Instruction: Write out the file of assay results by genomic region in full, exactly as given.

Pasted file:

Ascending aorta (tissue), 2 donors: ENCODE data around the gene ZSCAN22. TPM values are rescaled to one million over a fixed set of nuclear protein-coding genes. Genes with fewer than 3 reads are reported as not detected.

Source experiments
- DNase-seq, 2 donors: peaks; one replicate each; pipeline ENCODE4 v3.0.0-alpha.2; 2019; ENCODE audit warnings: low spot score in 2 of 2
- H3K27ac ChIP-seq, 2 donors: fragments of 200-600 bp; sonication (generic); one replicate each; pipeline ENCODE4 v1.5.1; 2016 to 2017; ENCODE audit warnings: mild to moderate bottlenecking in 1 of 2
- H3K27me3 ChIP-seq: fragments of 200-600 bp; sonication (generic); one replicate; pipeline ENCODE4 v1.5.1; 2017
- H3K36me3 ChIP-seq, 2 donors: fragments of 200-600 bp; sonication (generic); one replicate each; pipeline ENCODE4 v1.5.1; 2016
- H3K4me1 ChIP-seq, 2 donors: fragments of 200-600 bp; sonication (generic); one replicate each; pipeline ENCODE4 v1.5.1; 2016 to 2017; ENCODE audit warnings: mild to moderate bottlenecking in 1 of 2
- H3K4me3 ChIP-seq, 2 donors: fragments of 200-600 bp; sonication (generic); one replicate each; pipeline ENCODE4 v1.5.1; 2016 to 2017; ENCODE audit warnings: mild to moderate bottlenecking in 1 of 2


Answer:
Ascending aorta (tissue), 2 donors: ENCODE data around the gene ZSCAN22. TPM values are rescaled to one million over a fixed set of nuclear protein-coding genes. Genes with fewer than 3 reads are reported as not detected.

Source experiments
- DNase-seq, 2 donors: peaks; one replicate each; pipeline ENCODE4 v3.0.0-alpha.2; 2019; ENCODE audit warnings: low spot score in 2 of 2
- H3K27ac ChIP-seq, 2 donors: fragments of 200-600 bp; sonication (generic); one replicate each; pipeline ENCODE4 v1.5.1; 2016 to 2017; ENCODE audit warnings: mild to moderate bottlenecking in 1 of 2
- H3K27me3 ChIP-seq: fragments of 200-600 bp; sonication (generic); one replicate; pipeline ENCODE4 v1.5.1; 2017
- H3K36me3 ChIP-seq, 2 donors: fragments of 200-600 bp; sonication (generic); one replicate each; pipeline ENCODE4 v1.5.1; 2016
- H3K4me1 ChIP-seq, 2 donors: fragments of 200-600 bp; sonication (generic); one replicate each; pipeline ENCODE4 v1.5.1; 2016 to 2017; ENCODE audit warnings: mild to moderate bottlenecking in 1 of 2
- H3K4me3 ChIP-seq, 2 donors: fragments of 200-600 bp; sonication (generic); one replicate each; pipeline ENCODE4 v1.5.1; 2016 to 2017; ENCODE audit warnings: mild to moderate bottlenecking in 1 of 2